Mount Macdonald Tunnel
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The Mount Macdonald Tunnel, located in the vicinity of Rogers Pass in the Selkirk Mountains of British Columbia, Canada, is a railway tunnel constructed through Mount Macdonald by the Canadian Pacific Railway (CPR).
The Mount Macdonald Tunnel supplements the nearby Connaught Tunnel that the CPR opened in 1916. Construction commenced in 1984, and the first revenue train passed through in 1988. Official inauguration took place May 4, 1989. At 14.7 km (9.1 miles), the Mount Macdonald tunnel is the second-longest (after Cuajone-El Sargento tunnel in Peru) railway tunnel in the Americas.
The tunnel and the associated grade revision on the eastern approach to the pass lead to a significantly gentler slope for westbound trains. The new track separates from the old grade at Rogers (approximately 25 km east of the pass) and climbs at a lower grade. Numerous new bridges and the 1.9 km Mount Shaughnessy Tunnel were required to reach the pass. The Mount Macdonald Tunnel is 91 m lower than the Connaught Tunnel. On the west side of the pass, the Mount Macdonald Tunnel track rejoins the older line 5.5 km west of the Connaught Tunnel.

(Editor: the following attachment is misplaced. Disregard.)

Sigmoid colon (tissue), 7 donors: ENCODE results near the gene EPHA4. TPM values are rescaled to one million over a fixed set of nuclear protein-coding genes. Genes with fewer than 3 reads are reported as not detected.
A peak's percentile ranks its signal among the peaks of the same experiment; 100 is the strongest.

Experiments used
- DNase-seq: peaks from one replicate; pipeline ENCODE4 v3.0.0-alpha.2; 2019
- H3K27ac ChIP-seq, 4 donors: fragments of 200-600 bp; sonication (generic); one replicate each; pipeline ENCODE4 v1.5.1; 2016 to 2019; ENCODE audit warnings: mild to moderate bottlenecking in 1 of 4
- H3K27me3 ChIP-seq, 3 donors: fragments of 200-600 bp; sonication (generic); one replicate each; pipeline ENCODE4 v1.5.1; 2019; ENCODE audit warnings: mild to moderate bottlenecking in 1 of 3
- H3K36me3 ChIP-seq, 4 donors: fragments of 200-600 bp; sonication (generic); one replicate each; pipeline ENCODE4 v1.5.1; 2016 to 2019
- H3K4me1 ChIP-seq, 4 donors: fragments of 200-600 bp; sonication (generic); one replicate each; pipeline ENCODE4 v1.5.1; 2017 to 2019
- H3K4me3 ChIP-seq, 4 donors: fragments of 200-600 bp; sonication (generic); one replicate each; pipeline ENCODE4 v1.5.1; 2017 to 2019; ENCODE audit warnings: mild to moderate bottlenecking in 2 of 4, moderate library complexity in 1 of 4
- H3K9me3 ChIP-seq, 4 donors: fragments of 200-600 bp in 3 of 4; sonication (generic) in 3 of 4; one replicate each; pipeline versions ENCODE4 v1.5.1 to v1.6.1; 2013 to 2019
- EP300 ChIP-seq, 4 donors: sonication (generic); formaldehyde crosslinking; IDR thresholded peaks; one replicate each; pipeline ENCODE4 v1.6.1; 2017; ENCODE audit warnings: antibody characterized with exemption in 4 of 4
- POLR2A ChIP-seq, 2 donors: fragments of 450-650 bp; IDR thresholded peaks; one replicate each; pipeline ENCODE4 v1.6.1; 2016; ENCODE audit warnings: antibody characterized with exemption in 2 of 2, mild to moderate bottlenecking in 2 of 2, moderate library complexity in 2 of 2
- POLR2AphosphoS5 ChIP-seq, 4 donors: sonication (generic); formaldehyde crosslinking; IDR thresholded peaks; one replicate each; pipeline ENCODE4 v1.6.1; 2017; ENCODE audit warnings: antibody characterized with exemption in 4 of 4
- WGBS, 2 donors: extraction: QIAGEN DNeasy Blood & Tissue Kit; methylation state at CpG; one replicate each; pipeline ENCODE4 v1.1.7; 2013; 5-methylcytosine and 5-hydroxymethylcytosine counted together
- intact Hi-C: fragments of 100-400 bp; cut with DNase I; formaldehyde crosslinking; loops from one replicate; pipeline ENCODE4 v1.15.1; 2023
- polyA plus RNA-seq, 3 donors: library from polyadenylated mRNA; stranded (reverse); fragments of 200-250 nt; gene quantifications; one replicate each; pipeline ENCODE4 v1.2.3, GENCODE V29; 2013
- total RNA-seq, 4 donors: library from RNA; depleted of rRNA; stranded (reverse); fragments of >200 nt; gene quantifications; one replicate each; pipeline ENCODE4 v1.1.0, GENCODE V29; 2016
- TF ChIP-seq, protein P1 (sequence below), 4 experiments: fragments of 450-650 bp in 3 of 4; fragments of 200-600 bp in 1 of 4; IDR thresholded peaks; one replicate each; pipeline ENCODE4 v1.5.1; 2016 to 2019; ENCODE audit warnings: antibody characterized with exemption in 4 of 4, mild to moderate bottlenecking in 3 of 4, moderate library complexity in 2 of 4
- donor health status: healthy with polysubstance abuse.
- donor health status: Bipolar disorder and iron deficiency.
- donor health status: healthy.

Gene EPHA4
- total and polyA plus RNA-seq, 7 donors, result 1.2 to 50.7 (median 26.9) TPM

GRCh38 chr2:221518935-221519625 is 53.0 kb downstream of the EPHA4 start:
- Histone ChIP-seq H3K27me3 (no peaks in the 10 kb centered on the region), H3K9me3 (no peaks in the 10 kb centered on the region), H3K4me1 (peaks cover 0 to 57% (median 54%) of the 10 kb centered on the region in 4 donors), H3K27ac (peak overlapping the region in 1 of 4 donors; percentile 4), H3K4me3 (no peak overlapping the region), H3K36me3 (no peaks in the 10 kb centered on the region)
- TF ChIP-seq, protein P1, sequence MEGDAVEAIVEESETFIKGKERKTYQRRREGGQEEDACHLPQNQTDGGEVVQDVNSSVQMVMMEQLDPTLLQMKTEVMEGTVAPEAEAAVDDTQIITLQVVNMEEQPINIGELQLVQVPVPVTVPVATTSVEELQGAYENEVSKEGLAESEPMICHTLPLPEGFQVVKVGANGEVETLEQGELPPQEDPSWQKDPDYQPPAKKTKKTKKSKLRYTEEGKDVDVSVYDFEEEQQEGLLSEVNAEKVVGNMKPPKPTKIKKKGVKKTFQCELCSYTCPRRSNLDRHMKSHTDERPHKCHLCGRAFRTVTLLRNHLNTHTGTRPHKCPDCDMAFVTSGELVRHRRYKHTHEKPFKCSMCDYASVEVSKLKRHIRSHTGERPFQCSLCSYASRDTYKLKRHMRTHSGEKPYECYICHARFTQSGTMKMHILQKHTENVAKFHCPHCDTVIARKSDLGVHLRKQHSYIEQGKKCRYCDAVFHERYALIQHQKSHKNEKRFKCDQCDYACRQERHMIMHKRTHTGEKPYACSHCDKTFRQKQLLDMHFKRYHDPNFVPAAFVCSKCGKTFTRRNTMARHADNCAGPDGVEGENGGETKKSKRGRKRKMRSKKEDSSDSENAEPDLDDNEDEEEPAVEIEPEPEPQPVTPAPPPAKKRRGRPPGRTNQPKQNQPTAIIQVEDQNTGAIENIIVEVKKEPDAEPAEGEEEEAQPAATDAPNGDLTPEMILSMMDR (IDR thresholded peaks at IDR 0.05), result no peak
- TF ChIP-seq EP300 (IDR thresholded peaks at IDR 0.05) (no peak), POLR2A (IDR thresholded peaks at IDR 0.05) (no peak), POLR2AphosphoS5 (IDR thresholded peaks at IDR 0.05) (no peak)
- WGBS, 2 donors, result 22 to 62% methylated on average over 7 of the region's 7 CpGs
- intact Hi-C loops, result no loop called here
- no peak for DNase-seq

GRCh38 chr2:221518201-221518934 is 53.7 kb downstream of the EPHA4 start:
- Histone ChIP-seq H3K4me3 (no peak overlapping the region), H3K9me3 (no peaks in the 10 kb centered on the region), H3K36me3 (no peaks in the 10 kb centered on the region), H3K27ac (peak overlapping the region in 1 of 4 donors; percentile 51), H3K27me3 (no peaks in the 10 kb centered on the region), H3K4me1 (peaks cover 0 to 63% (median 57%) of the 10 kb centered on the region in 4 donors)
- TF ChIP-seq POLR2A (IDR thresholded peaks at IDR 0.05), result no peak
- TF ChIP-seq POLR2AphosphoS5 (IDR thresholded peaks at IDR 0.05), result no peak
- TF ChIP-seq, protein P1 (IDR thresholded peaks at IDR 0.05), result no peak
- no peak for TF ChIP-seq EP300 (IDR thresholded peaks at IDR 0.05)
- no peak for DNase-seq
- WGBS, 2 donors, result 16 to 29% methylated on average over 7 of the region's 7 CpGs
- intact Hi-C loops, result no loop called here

The reduction in the westbound ruling grades allowed the Canadian Pacific Railway to remove the pusher locomotives that had been required on the Connaught Tunnel route. This was especially important for the unit coal trains from the Crowsnest Pass area destined for Asian markets through the port of Vancouver, British Columbia. Trains now predominantly travel east through the Connaught Tunnel and west through the Mount Macdonald Tunnel.
- New York Times, May 5, 1989